Now I don't know what the exact thought process was here, but I imagine it went something like this:

  • ASUS wants to make money through selling monitors, but they don't want to spend too much money making them.
  • A kickstand is expensive.
  • So they choose not to make one, and add a little hole instead where you can put any little stick and make that function as a kickstand.
  • They explain in the manual that you can use a pen with the hole as a kickstand. Problem solved, and money saved.
  • Some paper pusher up the chain decides that if you mention a pen in the manual, you can't not ship a pen

    • Or perhaps some lawyer tells them that this is illegal to do in some jurisdictions
    • Or perhaps some large customer with a lot of clout is very annoying
  • So in a meeting, it is decided that the monitor will have a pen going along with it

  • So someone in ASUS then goes through the trouble of either designing and manufacturing a whole set of pens that use the same color scheme as the monitor itself, or just sourcing them from somewhere; and those pens are then branded (cheaply) and shipped with the monitors.

It's an interesting concept, especially given the fact that the magnetic sleeve works very well as a stand. But hey.

Anyway, the monitor is very nice; the battery lives longer than the battery of my laptop usually does, so that's good, and it allows me to have a dual-monitor setup when I'm on the road.

And when I'm at the office? Well, now I have a triple-monitor setup. That works well, too.

Categories: FLOSS Project Planets

Scarlett Gately Moore: KDE: Debian: Hopefully a short goodbye for now.

Mon, 2023-10-16 11:57
KDE Mascot

I have been working around the clock and over the weekend trying to get the transition for snapcraft files in their respective repos. What does this mean for users? Faster releases for Snaps and closer collaboration between snapcrafters and application developers so bugs get resolved much quicker.

Unfortunately, I have 2 days to finish before my internet gets cut off. I did not make enough to pay the bill. Seeing as this is the first time in a year, I am absolutely, positively grateful for all of you and your support over the past year. I know my work is appreciated! I will never be homeless or starve due to my wonderful local community, but the Internet bill is not something we can barter or trade labor for.

I have caught up on my Debian obligations ( so no MIA needed! )

KDE neon is in good hands with Jonathan and Carlos.

So for now, farewell ( I assure you I will be back! )

Categories: FLOSS Project Planets

Aigars Mahinovs: Figuring out finances part 2

Sun, 2023-10-15 13:00

A week ago I started to migrate my financial planning from a closed source system to a new system based on an open source, self-hosted solution. Main candidate is Firefly III - a relatively simple financial planner with a rather rich feature set and a solid user base and developer support.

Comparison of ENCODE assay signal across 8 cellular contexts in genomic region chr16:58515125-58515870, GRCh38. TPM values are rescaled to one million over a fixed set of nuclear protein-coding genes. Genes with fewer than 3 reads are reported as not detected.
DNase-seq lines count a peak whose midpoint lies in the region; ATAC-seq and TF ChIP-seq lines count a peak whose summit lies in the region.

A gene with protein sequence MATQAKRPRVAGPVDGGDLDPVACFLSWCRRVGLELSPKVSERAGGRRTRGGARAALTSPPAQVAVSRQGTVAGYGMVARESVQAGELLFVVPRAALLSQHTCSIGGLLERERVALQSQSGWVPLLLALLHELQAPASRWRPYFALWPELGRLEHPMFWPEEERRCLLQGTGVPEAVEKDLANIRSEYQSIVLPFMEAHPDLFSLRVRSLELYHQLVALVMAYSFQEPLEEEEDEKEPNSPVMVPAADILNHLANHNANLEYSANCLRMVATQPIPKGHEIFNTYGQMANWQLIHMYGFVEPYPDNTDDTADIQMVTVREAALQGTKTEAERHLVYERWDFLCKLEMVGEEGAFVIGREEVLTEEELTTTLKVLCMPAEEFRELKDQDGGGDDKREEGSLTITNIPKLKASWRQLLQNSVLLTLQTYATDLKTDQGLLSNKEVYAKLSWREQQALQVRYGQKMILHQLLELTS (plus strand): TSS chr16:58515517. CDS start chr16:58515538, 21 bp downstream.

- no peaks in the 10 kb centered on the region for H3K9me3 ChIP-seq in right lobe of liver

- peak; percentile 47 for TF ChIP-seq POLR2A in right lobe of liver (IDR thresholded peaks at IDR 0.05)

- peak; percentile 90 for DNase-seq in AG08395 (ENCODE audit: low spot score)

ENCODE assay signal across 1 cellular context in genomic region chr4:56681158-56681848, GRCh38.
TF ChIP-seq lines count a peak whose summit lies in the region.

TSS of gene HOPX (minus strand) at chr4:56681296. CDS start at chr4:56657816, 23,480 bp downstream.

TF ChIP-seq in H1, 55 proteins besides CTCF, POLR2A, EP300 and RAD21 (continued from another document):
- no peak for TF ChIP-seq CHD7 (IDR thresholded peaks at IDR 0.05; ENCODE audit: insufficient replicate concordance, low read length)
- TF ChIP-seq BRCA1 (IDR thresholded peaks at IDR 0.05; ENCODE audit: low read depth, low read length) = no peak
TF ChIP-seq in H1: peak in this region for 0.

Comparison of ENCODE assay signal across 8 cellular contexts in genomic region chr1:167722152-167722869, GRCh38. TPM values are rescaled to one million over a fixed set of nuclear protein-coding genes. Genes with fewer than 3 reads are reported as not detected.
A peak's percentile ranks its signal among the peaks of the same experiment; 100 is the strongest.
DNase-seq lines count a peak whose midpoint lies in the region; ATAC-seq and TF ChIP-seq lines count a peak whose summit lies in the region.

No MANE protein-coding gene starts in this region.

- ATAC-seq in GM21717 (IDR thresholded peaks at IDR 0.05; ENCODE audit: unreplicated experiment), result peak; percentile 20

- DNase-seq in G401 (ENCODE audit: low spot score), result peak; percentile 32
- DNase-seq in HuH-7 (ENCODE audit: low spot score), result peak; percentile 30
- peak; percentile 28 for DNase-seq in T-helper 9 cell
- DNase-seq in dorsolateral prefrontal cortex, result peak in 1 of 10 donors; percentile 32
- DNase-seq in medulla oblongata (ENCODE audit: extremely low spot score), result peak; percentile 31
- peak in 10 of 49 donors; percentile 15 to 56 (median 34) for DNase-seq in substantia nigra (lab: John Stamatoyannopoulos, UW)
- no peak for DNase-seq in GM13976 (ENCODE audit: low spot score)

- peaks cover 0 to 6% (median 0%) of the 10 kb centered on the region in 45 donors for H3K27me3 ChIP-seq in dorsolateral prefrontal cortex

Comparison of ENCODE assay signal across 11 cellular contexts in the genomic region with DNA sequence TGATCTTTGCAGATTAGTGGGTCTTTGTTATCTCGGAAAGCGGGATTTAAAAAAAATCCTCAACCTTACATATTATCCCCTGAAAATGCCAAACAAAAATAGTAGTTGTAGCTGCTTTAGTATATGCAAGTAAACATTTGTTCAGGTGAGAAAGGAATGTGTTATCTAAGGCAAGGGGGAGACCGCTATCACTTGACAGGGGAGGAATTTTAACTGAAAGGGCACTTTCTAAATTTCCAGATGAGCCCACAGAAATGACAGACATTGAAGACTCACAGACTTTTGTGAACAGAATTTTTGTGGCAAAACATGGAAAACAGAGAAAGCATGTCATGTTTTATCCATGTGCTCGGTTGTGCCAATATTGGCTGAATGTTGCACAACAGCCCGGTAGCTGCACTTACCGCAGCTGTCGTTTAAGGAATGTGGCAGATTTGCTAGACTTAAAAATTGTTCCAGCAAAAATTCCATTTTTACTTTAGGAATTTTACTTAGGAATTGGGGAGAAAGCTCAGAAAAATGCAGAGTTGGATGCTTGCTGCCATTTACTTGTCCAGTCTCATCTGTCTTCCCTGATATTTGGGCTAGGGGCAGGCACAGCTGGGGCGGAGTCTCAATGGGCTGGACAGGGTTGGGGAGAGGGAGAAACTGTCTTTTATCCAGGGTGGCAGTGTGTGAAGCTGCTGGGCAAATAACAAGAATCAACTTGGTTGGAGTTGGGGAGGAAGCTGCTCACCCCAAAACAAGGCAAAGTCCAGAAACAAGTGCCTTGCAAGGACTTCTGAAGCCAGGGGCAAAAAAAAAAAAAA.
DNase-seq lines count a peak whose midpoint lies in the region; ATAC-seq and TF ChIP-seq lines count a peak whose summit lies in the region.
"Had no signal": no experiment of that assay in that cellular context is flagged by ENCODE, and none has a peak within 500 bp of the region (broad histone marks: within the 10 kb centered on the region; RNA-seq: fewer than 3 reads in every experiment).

Starting it up with a Docker-Compose file was quite easy, following the official documentation. The same Compose file also managed the MySQL database, the importer app and a cron container for regular imports. The separate importer app allows both imports from CSV files and also from external bank account connection services. For whatever weird reason both of those services support exporting data from my regular bank accounts, but not from my credit cards for exactly the same bank. So for those cards I would need to periodically download CVS transaction exports and feed them into the importer.

The combination of the cron container and the importer app allows for both of these functions. To do this you first do the import via the Web UI first and configure all the mappings - configure file and date formats, map account names in the bank output to account names that you added in Firefly, configure what otehr columns mean and what is the mapping of other values, like expense and income accounts. At the end of the process you can download a json file representing all the settings of the import you just did. Putting such a json config file in the input folder of the cron container and telling it to do an import (weekly, for example) would do such import periodically. Putting a credit card CSV file along with a config file for credit card import would also auto-import that.

So far so good. However, when I tried importing exports from MoneyWiz or even when I tried re-creating account history directly from the bank data, I hit a very annoying problem. Transfers. Thing is detecting transfers between the real (asset) accounts that you are managing is really essential. For one those are not real expenses and incomes, so failing to mark them as transfers would show weird income/expense numbers. But if you do detect them as transfers and correctly map the destination account, but fail to match the transations between another you get a double-transaction. This becomes really hard when transactions happen on different dates and have different descriptions. So you get both a +1000€ transaction "Credit card reset" on 14.09.2023 in the credit card account and a -1000$ transaction "Repayment of own credit card" on 24.09.2023 in the main account of the bank. Matching them to recognise that it is just one transfer and not two is ... non-trivial. The best solution I could come up with so far is to always map the "Opposing account name" for such transfers to a virtual "Transfers" asset account. That has the benefit of being actually able to correctly represent transfers that take several days to move between accounts and showing you how much money is still in transit at any point in time.